Linguistic Profiling [Charles Clifford v Commonwealth of Kentucky]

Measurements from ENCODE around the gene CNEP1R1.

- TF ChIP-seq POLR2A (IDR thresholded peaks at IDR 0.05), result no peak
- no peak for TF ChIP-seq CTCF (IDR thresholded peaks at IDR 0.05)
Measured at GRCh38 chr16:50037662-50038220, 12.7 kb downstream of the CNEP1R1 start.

In the 1999 case of Clifford v. Kentucky, the Kentucky Supreme Court upheld the conviction of Charles Clifford based on linguistic profiling. In the Campbell County Circuit Court, a white police officer named Darin Smith testified that he heard a black man's voice [that of Clifford] making the sale of drugs in an apartment. Officer Smith was in a nearby apartment and had heard the voice through a wire worn by an undercover agent. Charles Clifford was the only black man in the room where the sale was taking place and was thus determined to be the drug seller. Linguistic profiling has been accepted as legal in some instances and illegally discriminatory in others. The U.S. Supreme Court has not ruled on linguistic profiling. For more see Charles Clifford, Appellant v Commonwealth of Kentucky, Appellee, Supreme Court of Kentucky, November 18, 1999 - Rendered [online at FindLaw]; J. Baugh, "Racial identification by speech," American Speech, vol. 75, issue 4 (2000), pp. 362-364; and John Baugh, "Linguistic Profiling," chapter 8 in Black Linguistics by S. Makoni et. al. [online .pdf].